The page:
The World Bank's report is 200+ pages which, from an initial scan, seems quite interesting. One of the interesting items is the attempt define "capital". Reason Online summarizes:
The World Bank study begins by defining natural capital as the sum of nonrenewable resources (including oil, natural gas, coal, and mineral resources), cropland, pastureland, forested areas, and protected areas. Produced capital is what many of us think of when we think of capital. It is the sum of machinery, equipment, and structures (including infrastructure) and urban land. The Bank then identifies intangible capital as the difference between total wealth and all produced and natural capital. Intangible capital encompasses raw labor; human capital, which includes the sum of the knowledge, skills, and know-how possessed by population; as well as the level of trust in a society and the quality of its formal and informal social institutions.I'm no economist and I've only scanned the introductory sections of the report but Reason's summary seems an accurate reflection.
The United States ranks fourth among the 120 countries for which the report makes "estimates of the contribution of natural, produced, and intangible capital to the aggregate wealth."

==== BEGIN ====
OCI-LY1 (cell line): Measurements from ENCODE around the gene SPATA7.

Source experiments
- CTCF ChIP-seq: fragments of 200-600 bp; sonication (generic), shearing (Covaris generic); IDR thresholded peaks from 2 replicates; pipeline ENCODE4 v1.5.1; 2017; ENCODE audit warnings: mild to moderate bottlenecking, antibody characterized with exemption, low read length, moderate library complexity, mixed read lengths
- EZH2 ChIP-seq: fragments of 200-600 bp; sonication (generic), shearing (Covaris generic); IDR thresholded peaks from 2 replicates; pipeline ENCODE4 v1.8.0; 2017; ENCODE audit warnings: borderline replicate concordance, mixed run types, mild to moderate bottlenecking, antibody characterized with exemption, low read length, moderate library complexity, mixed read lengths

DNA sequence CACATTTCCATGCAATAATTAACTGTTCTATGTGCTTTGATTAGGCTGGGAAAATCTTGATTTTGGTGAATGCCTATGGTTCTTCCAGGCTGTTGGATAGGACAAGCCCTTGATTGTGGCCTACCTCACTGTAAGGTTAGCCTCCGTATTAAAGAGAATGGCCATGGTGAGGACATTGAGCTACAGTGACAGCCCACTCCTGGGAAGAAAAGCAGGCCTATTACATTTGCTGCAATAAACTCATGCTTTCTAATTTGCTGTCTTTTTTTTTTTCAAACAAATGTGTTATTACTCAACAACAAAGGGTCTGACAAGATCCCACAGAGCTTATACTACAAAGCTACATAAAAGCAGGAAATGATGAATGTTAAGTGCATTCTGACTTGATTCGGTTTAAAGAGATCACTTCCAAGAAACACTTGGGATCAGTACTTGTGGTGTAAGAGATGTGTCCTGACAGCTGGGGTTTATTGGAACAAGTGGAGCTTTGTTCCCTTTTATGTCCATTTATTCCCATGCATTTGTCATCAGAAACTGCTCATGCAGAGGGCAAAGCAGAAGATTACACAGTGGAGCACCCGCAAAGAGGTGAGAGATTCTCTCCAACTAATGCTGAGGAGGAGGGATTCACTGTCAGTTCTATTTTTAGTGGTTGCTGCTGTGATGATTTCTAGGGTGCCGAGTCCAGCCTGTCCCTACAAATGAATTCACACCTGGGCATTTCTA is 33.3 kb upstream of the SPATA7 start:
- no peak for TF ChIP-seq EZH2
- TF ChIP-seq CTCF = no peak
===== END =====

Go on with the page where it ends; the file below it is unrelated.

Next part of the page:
The top ten nations, ranked by capital per capita (data are apparently as of 2000), are:
Other nations over the $400,000 mark are the Netherlands (15.9, $421,389), Finland (5.2, $419,346), and the UK (58.9, $408, 753). The "$300K" nations are: Australia, Canada, Ireland, and Italy. "$200K" nations are Greece, Israel, New Zealand, Portugal, Singapore, and Spain. Once we get past the "Big 23" or so the wealth numbers drop rather drastically. (Notably missing from the table in Appendix 2 are some OPEC type nations such as Suadia Arabia, Kuwait, the UEA, and Oman.)
Only half of the top ten "wealthy" nations exceed 10 millions in population. With the exception of Japan and the US, no nations with 100+ millions population break the $100,000 per capita wealth number. Brazil comes closest (170.1, $86,922) with Mexico next among very large (population-wise) nations (98, $61,872). If I clickety-clacked my calculator correctly the total population of the top-ten, minus the US, is 312.6 millions. The total population of the top-ten is 594.8 millions.
The US and Indonesia are the only nations with more than 200 million population which break $10,000/capita (Indonesia; 206.2, $13,869).
I have no particular point here other than that, in terms of population, the US is the world's third largest nation. No other nation on earth brings so much wealth to so many people.